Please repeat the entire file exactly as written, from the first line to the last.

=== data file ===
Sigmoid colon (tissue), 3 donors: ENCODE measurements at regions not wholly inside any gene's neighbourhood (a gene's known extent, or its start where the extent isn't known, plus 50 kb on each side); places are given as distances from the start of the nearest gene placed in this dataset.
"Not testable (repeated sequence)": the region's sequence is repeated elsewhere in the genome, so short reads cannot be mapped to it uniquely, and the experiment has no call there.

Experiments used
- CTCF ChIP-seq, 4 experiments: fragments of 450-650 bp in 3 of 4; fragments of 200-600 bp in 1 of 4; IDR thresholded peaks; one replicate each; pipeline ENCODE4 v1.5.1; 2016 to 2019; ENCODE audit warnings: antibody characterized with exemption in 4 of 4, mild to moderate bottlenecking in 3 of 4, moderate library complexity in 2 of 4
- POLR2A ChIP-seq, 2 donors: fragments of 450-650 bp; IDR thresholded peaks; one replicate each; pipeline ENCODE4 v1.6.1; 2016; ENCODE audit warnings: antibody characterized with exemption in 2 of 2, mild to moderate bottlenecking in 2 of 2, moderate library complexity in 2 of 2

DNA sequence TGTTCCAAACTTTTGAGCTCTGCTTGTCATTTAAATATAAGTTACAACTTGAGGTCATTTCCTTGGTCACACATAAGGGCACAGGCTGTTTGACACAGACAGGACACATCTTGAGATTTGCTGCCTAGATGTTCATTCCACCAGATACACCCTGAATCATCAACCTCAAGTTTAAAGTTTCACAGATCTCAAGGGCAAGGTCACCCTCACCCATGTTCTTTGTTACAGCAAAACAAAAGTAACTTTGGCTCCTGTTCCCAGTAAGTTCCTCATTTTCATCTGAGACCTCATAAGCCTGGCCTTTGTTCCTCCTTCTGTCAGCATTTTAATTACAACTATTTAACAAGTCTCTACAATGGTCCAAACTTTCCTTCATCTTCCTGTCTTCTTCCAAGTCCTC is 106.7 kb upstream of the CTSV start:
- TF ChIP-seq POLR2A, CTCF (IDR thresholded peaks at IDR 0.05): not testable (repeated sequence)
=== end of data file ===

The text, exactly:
Sigmoid colon (tissue), 3 donors: ENCODE measurements at regions not wholly inside any gene's neighbourhood (a gene's known extent, or its start where the extent isn't known, plus 50 kb on each side); places are given as distances from the start of the nearest gene placed in this dataset.
"Not testable (repeated sequence)": the region's sequence is repeated elsewhere in the genome, so short reads cannot be mapped to it uniquely, and the experiment has no call there.

Experiments used
- CTCF ChIP-seq, 4 experiments: fragments of 450-650 bp in 3 of 4; fragments of 200-600 bp in 1 of 4; IDR thresholded peaks; one replicate each; pipeline ENCODE4 v1.5.1; 2016 to 2019; ENCODE audit warnings: antibody characterized with exemption in 4 of 4, mild to moderate bottlenecking in 3 of 4, moderate library complexity in 2 of 4
- POLR2A ChIP-seq, 2 donors: fragments of 450-650 bp; IDR thresholded peaks; one replicate each; pipeline ENCODE4 v1.6.1; 2016; ENCODE audit warnings: antibody characterized with exemption in 2 of 2, mild to moderate bottlenecking in 2 of 2, moderate library complexity in 2 of 2

DNA sequence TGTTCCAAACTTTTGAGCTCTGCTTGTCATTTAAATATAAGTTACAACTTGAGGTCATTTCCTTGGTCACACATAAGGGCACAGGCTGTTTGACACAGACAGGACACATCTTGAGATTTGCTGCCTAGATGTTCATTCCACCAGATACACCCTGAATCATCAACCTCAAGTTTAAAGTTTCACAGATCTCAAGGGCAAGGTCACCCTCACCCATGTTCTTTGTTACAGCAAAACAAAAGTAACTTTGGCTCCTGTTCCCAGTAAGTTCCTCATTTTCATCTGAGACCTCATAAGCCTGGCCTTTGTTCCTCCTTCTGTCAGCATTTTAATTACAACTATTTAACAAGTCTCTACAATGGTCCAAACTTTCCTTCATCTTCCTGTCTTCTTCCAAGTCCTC is 106.7 kb upstream of the CTSV start:
- TF ChIP-seq POLR2A, CTCF (IDR thresholded peaks at IDR 0.05): not testable (repeated sequence)